I’m at Bernie Dodge’s presentation on the webquest
tool Questgarden. He’s addressing the problems with the original webquest tools (hand coding), too much skill required, and the need for resources that teachers don’t have. He’s addressing the pedagogical skills that teachers don’t have (constructivism, higher level thinking, coherence). Some of the other problems include lack of peer support or feedback and server storage. Webquests also tend to be never updated. Teachers also are scared by the time demands. Also there are excellent teachers who will never make a webquest.
On to Questgarden, uses a metaphor of a community garden for everyone to share information and resources. He debuted the tool in 2005 and opened it to everyone in September. It started with 300 users and now has about 29,000 users. There about 14,000 webquests that have over 500 words.
The features of Questgarden include step by step prompting, and it is browser based (preferably Firefox). It emphasizes the sharing of resources and advice. It is a WYSIWYG tool. Has the ability to upload pictures and supplementary files. Based on design patterns.
Dodge is going on the demonstrate the tool. webquest.org There are five stages to creating a webquest.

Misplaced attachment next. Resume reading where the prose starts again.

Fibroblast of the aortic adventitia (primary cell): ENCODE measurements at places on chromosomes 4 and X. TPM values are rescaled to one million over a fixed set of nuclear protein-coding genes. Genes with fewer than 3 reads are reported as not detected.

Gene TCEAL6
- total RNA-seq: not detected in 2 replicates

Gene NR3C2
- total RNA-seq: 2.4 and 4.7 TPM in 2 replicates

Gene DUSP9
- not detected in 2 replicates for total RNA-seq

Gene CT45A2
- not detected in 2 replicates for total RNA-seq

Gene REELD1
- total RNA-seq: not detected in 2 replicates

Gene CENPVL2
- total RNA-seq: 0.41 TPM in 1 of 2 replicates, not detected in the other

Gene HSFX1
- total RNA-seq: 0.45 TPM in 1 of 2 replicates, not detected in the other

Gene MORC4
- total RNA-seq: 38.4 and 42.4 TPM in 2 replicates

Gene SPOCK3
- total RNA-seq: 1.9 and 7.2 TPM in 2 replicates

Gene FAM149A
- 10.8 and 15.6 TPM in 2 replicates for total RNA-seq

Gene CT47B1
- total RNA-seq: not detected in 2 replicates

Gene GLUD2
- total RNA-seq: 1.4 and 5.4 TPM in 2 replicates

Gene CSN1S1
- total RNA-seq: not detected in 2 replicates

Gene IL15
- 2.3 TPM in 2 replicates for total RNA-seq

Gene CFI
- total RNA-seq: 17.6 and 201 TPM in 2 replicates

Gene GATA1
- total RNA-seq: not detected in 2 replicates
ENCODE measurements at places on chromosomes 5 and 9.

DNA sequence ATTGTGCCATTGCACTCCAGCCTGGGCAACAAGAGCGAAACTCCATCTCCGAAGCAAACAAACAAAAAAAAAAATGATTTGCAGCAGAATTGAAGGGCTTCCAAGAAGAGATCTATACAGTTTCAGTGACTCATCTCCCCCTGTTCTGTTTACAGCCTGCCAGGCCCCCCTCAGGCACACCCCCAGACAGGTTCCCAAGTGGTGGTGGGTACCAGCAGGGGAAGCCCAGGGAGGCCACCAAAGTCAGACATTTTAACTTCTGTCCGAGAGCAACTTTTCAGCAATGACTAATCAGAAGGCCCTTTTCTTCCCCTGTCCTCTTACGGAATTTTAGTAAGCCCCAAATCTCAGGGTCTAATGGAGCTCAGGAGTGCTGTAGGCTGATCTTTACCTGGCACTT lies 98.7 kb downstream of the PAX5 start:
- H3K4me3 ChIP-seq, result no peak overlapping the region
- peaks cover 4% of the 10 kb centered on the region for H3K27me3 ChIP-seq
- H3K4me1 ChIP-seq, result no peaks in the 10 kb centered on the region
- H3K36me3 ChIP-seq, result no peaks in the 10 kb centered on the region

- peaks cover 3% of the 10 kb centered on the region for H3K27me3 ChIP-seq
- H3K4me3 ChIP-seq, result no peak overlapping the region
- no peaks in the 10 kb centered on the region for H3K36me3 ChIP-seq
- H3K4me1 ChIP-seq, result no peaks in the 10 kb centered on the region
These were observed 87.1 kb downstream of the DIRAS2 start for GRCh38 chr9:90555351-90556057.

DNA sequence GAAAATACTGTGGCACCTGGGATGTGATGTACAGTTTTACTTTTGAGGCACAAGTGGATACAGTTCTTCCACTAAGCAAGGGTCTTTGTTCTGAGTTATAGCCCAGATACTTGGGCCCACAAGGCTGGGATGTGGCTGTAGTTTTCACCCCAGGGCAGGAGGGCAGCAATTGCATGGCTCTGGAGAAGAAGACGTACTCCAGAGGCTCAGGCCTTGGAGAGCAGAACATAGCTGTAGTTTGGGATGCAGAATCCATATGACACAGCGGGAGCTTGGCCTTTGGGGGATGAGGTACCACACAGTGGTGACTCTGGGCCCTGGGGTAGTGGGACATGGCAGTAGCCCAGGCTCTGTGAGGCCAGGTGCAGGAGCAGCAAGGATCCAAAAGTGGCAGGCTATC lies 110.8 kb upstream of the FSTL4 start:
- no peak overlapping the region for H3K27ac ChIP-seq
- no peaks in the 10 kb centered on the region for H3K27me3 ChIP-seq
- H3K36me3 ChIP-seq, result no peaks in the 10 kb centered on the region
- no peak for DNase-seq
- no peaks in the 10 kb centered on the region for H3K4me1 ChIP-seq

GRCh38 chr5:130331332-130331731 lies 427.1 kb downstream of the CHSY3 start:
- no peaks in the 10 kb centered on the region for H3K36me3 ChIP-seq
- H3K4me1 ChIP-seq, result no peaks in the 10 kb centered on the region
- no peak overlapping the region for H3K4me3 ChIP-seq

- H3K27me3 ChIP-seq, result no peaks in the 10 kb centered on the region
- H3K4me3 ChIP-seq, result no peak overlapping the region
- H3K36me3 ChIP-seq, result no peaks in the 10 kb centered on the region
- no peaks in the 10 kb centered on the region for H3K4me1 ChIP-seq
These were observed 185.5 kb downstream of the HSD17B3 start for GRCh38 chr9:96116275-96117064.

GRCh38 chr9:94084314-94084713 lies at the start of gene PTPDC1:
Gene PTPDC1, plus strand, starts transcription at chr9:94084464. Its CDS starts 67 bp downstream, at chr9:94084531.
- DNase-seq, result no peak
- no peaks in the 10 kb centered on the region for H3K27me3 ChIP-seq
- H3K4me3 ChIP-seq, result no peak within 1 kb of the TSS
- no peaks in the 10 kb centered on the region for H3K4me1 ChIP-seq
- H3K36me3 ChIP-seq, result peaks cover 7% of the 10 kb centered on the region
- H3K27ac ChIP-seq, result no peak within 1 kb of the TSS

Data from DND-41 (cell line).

1. goals and context
2. task and assessment
4. final details
5. polish and publish
There are many tools to assist in creating webquests maybe most importantly there are links to many examples that have been already created with the same pattern or basic design as the user has chosen, and there is even a chat room for real time interaction with other teachers.
He is now showing some examples of finished webquests. The overall design is fairly straight forward and easily navigable for students. Several examples are making students move away from the computer and go out into the community to achieve some positive ends usually with an environmental or political problem. Another area of webquests incorporates TV themes (CSI Macbeth). Lastly he’s showing an example in which the Great Gatsby is incorporating a wiki to have the students collaboratively great a guide to studying the book. Some webquests are now also incorporating podcasts.
He was surprised with the extent in which there are kid created webquests. So far however they have not been successful.
Ultimately all good webquests in looking at Blooms taxonomy use the higher level thinking skills. The tool will be free until September 2006.
The new future features will include the ability to port the webquest to another server. Sites will be translated into other languages. Also there will be a peer rating and feedback. Integrated quiz/drill/game experiences. Also the ability to download someone elses’s Webquest into one’s server and the ability to tweak it to meet one’s needs. Also the two main sites webquest.org and webquest.edsu.edu will be merged into Drupal. RSS feeds for newly uploaded webquests. Lastly new design patterns will incorporate Web 2.0 tools including blogs, wikis, and podcasting to guide the user to use the tools in a way that makes sense. He will also for the next revision (after September 2006) incorporate new or recent tools including timelines, concept maps, and surveys.